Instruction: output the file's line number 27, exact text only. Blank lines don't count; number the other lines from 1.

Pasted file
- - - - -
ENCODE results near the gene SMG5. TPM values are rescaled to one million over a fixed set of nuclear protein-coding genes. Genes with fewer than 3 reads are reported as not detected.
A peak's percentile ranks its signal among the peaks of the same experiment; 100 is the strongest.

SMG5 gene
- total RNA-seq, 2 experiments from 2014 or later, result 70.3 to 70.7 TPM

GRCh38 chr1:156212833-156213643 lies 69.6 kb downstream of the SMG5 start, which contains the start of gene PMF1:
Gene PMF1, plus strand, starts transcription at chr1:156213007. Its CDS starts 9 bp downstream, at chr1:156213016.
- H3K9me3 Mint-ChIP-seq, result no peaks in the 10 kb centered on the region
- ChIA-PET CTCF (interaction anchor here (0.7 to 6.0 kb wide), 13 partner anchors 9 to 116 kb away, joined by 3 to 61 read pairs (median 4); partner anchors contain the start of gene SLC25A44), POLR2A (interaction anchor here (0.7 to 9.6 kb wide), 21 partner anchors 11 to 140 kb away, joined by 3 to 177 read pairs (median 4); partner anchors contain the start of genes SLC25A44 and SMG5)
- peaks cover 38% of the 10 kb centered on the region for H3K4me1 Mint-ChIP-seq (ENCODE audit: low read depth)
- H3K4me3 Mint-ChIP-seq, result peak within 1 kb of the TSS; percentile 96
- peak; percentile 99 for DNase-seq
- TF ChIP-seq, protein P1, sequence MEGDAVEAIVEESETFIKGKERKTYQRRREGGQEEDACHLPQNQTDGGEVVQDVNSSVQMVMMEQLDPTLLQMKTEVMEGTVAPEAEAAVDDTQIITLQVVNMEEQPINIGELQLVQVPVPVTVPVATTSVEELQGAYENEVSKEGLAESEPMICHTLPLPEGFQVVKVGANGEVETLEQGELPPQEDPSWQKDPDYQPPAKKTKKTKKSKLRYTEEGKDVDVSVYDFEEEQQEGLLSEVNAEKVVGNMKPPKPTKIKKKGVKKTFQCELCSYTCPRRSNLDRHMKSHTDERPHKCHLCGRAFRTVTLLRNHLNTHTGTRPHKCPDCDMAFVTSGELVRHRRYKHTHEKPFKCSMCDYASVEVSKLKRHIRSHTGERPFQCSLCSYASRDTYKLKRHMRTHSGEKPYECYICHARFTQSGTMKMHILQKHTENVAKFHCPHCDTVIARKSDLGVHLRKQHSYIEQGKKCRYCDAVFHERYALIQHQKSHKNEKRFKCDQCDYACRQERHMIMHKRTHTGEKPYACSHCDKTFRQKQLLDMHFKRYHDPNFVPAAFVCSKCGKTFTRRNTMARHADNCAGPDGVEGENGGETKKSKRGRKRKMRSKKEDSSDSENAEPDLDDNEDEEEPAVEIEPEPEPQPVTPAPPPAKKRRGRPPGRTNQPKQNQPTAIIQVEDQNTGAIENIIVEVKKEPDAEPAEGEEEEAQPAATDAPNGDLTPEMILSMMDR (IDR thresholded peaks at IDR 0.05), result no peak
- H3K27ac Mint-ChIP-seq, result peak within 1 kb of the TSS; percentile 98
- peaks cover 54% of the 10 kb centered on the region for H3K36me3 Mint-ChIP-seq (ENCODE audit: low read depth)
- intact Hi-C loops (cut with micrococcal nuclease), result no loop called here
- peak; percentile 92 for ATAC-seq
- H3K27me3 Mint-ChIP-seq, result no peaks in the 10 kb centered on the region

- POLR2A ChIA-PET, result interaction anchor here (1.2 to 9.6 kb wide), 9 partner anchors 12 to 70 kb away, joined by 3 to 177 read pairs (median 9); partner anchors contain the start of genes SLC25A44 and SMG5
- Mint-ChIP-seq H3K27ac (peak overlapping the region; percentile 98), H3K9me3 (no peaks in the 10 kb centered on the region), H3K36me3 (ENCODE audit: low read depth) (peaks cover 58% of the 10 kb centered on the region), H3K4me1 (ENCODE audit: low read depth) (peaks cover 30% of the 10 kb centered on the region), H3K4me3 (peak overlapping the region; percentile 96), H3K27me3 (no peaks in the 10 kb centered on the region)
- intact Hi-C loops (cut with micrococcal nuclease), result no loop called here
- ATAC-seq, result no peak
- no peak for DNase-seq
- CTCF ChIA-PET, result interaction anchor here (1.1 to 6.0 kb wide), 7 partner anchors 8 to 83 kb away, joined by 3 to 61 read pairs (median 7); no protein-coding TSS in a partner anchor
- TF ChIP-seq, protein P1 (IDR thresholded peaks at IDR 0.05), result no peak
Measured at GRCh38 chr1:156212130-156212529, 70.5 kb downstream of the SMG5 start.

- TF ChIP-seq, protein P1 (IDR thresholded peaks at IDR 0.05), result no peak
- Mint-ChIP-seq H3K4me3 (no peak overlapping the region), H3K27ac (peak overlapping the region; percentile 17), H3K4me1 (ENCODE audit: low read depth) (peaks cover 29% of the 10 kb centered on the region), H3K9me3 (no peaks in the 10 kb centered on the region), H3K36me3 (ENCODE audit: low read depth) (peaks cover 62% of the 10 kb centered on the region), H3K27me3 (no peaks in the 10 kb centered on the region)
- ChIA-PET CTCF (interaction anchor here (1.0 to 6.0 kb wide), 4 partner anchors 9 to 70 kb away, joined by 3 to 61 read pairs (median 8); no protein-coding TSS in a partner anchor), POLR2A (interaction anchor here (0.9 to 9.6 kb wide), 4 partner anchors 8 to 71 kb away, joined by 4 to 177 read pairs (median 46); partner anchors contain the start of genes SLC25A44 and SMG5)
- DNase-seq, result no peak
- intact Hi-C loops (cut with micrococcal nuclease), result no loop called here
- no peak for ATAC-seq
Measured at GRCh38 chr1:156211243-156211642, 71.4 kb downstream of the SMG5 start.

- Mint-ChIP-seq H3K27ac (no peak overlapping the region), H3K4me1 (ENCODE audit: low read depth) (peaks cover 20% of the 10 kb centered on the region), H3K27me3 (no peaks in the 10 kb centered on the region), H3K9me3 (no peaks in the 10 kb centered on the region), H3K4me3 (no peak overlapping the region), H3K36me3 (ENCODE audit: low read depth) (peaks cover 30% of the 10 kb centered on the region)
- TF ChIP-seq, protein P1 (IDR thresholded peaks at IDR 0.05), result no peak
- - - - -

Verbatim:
- Mint-ChIP-seq H3K4me3 (no peak overlapping the region), H3K27ac (peak overlapping the region; percentile 17), H3K4me1 (ENCODE audit: low read depth) (peaks cover 29% of the 10 kb centered on the region), H3K9me3 (no peaks in the 10 kb centered on the region), H3K36me3 (ENCODE audit: low read depth) (peaks cover 62% of the 10 kb centered on the region), H3K27me3 (no peaks in the 10 kb centered on the region)